With elements like that it quite easily could have become oh-so-achingly-hipster and twee but the performances and chemistry between Woodley and Elgort really helps to sell the dialogue and their relationship... once you get over the fact that only two months ago you were watching them as brother and sister in Divergent.
It is not all sweetness and light though as while it is ok for these characters to make (breaking) bad jokes about cancer there was one particular moment which stood out as completely unrealistic and in poor taste and that was the moment that Hazel kisses Gus for the first time... in the attic of Anne Frank's house! Followed by awkward crowd clapping and cheering?!
Or the what I think the unintentionally funny moment when the couple are about to have sex and Gus, who lost part of his leg to cancer, tells Hazel as she undresses him that "it ends just above the knee" *cue sniggering at the back*
However they are rare missteps in an otherwise smart, funny film that is full of life and knows that the Big L is more important than the Big C.
Belle, for me, is the epitome of a 3 star film.
It looks good, interesting story, well acted, etc. Does nothing that would provoke deep criticism beyond the third act being overscored to within an inch of its life constantly telling you exactly what you are supposed to be feeling yet ultimately it is nothing more than "a good film".
It delivers exactly what one would expect from a period drama, and I'm not talking about the Pride And Prejudice sequel where Elizabeth discovers she is late.
There is sumptuous costume design with an abundance of bodices and bosoms on display. Beautiful scenery and locations. Good performances from people who can do this sort of thing in their sleep (Tom Wilkinson, Emily Watson, etc). People talking about love, wealth and status in clipped posh English tones through stiff upper lips.
And that is where the problem might lie. The film never breaks free from the shackles of its origins to really get into the dark heart of the story.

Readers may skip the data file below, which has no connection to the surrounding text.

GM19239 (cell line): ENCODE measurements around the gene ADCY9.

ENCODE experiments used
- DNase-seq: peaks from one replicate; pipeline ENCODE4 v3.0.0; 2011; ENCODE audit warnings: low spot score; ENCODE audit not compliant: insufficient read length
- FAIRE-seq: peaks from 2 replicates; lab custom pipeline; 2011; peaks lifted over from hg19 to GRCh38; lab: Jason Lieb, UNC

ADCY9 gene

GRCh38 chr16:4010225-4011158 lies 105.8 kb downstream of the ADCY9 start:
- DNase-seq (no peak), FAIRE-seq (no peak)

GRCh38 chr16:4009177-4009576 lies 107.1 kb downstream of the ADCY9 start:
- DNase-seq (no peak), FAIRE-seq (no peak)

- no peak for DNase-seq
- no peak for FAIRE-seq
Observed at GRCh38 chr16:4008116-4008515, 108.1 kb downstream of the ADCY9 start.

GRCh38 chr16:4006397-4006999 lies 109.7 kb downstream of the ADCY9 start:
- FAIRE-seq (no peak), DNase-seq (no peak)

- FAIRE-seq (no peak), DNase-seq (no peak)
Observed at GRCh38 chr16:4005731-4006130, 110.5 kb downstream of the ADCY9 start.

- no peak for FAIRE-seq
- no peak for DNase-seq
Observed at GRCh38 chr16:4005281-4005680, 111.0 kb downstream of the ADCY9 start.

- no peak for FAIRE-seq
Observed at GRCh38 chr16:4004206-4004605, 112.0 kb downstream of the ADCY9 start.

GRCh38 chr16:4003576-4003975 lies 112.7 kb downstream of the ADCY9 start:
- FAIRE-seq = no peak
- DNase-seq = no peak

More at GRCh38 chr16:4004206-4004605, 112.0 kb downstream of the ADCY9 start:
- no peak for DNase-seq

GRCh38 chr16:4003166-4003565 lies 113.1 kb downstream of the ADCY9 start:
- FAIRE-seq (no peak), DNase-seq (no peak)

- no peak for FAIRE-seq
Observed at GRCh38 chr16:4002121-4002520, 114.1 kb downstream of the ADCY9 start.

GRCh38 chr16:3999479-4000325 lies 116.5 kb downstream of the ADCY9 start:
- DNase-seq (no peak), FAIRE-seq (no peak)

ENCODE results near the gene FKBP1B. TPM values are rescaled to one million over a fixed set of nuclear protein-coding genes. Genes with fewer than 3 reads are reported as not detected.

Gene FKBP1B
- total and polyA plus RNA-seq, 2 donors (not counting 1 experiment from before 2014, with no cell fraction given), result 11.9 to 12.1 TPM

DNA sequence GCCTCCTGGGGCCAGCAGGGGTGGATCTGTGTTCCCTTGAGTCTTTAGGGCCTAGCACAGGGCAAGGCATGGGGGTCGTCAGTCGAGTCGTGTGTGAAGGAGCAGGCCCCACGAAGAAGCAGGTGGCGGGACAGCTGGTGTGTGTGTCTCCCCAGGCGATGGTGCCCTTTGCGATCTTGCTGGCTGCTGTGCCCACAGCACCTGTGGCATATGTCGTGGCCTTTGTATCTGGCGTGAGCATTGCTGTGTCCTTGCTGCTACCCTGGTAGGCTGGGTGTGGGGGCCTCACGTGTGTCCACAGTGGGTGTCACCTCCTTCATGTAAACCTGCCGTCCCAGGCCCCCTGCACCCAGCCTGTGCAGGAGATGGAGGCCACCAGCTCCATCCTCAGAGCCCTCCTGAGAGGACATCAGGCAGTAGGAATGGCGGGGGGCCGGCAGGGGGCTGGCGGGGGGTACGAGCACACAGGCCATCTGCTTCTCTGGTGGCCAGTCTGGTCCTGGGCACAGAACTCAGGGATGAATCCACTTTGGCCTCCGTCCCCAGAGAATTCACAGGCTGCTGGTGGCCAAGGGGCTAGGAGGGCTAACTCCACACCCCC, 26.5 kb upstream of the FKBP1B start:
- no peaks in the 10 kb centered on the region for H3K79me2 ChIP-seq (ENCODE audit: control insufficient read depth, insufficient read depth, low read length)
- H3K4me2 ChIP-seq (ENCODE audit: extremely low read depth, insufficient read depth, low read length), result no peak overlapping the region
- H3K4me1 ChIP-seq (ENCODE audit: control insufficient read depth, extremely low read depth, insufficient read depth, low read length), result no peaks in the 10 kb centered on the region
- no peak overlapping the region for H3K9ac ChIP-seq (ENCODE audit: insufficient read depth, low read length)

The trailers present it as a Jane Austen-esque piece yet there is a much more interesting story underneath Dido's quest for love and acceptance and that is an Amistad-style court case ruled over by her uncle and guardian.
There was potentially a much more interesting film here if it focused on their relationship and how much she influenced him in his decision rather than the love affair between her and a young wannabe lawyer and activist although Gugu Mbatha-Raw has great chemistry with both in a potential star-making turn.
A different take on the story could have seen Belle end up a great film rather than just a good one.
Friday, 13 June 2014
The idea of a mirror being a possible conduit for evil is nothing new. How many of us have looked into a mirror first thing in the morning and seen something horrific staring back at them?
Oculus not only offers a refreshingly clear and new look at the old horror plot line of someone returning home to face a past trauma but becomes the first film in the history of the genre to not resort to the old "no one in the mirror, look away, look back, jump!" cliche.
All the more impressive given that the mirror plays such a central role in the tragic events that saw Kaylie and Tim Russell lose their parents.
10 years later, Kaylie and Tim return to their family home in order to put the past to rest.
However there is an interesting dynamic at play in that the adult Kaylie (Karen Gillan) is using cameras and sensors to document and prove that the mirror contains a supernatural spirit while Tim has undergone years of psychotherapy and is convinced that they created this story as a way of explaining and coping with their parent's psychotic breakdown.
The opening prologue only hints at what exactly happened and as the siblings attempt to discover the truth behind the mirror, they are forced to reflect on the past.
It cleverly switches between the past and present timelines but can they (and the audience) believe everything that they see as the two timelines begin to twist and bleed together thanks to the mirror's effects on the inhabitants of the house.